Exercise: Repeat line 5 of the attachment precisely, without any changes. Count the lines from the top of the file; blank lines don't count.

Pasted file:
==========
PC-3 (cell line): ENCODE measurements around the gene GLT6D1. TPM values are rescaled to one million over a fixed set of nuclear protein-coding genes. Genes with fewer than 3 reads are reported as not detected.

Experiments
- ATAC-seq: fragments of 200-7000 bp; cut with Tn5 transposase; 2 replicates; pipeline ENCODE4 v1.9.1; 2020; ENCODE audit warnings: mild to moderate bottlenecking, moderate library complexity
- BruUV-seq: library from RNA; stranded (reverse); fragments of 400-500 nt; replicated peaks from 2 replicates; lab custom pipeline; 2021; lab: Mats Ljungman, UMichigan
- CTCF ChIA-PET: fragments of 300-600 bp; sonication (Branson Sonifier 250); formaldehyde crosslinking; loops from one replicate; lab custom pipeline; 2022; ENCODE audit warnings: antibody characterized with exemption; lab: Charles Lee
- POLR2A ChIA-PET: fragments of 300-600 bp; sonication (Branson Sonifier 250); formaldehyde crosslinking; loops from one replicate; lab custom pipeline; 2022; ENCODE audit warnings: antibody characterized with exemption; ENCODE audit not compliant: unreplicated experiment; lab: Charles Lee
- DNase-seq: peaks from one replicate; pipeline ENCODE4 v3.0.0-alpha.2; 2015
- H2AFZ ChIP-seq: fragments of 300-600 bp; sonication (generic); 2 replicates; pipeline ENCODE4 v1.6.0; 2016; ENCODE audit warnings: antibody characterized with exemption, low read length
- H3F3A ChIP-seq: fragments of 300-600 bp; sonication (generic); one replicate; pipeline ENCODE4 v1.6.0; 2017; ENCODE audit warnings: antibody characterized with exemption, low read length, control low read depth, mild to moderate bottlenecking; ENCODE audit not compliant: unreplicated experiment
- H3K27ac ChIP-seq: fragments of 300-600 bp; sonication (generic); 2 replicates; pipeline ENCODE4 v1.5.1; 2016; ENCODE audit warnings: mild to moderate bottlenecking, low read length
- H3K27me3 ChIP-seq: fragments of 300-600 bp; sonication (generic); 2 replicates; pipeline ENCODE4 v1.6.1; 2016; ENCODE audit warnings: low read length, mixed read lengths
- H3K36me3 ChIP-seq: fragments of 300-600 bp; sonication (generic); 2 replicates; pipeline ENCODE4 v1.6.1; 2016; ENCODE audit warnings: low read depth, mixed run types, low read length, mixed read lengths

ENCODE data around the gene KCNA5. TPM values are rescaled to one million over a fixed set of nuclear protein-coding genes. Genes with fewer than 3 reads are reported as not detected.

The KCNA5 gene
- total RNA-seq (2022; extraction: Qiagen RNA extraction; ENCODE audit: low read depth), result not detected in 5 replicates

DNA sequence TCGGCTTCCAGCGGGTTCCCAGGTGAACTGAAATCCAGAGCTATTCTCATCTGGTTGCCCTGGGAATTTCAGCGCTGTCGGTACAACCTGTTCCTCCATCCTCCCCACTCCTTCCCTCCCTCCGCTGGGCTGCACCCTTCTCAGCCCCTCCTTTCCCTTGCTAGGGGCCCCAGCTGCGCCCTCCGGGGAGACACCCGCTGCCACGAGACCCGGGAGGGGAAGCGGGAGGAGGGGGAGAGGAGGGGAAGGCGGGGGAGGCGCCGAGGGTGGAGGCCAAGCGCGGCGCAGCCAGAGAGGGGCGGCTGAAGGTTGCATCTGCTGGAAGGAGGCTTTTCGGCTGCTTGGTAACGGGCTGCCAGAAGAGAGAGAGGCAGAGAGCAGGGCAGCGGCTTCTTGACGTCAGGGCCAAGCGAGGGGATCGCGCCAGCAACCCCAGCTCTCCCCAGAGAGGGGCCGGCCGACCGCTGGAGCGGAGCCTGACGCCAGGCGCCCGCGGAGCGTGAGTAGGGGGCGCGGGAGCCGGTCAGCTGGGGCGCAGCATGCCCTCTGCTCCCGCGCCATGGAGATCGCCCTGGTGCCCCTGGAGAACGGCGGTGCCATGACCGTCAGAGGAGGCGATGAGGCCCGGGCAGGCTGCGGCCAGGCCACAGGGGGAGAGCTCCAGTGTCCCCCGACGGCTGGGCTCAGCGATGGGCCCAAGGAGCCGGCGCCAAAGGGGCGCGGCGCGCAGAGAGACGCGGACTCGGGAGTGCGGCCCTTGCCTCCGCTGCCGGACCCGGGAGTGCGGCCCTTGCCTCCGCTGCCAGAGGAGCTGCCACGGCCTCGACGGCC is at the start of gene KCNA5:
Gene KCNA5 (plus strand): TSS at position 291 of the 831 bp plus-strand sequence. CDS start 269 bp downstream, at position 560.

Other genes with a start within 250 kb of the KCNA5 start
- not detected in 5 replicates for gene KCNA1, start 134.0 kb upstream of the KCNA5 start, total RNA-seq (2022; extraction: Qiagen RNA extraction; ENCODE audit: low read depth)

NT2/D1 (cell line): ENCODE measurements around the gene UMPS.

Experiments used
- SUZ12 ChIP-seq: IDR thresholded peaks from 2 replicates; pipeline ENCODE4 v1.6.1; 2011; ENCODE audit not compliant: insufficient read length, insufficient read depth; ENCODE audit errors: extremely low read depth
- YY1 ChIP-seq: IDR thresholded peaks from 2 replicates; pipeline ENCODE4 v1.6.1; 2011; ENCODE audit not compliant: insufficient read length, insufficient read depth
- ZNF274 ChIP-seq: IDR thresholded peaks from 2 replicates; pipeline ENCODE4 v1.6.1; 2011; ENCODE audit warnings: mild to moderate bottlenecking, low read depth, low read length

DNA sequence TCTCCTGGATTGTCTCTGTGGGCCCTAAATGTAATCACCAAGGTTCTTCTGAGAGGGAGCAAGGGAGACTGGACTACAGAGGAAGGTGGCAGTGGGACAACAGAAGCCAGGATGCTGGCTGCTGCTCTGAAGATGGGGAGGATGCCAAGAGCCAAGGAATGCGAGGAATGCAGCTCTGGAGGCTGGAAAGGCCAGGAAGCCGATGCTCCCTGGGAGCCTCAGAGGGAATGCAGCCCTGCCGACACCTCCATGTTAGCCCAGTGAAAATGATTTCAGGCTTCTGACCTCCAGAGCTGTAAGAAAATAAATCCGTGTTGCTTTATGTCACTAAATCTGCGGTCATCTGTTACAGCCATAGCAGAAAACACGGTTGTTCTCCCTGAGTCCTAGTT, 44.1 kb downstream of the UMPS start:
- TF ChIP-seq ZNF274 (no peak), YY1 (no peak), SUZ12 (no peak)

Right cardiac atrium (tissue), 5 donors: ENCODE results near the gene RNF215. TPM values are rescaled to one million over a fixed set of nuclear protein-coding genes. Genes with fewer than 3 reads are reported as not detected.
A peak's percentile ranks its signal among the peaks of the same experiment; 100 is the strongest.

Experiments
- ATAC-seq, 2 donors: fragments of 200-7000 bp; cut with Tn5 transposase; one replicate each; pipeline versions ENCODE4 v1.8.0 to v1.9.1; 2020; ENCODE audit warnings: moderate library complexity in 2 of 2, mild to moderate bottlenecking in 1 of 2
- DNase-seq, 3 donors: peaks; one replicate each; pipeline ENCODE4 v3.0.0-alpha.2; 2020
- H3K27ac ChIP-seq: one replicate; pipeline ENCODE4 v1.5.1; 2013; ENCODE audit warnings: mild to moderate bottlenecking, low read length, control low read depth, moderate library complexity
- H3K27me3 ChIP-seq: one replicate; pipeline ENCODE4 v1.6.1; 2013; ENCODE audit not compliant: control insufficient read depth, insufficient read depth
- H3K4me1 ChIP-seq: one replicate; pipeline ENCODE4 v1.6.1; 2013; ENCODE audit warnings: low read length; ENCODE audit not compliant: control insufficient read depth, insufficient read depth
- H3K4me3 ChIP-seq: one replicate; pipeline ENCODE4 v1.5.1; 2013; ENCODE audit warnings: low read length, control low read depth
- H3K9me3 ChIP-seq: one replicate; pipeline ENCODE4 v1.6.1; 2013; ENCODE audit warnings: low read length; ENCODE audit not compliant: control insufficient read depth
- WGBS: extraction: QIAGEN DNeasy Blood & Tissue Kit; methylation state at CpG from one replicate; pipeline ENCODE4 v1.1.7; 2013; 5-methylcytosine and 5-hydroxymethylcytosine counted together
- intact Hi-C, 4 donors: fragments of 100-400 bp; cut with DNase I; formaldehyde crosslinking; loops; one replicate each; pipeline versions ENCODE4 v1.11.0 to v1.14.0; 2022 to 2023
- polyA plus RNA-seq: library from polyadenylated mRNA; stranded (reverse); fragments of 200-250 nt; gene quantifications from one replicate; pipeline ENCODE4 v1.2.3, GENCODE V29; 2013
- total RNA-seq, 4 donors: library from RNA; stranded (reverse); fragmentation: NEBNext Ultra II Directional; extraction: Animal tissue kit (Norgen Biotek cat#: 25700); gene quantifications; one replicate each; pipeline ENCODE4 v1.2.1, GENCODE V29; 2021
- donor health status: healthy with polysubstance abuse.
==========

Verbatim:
- CTCF ChIA-PET: fragments of 300-600 bp; sonication (Branson Sonifier 250); formaldehyde crosslinking; loops from one replicate; lab custom pipeline; 2022; ENCODE audit warnings: antibody characterized with exemption; lab: Charles Lee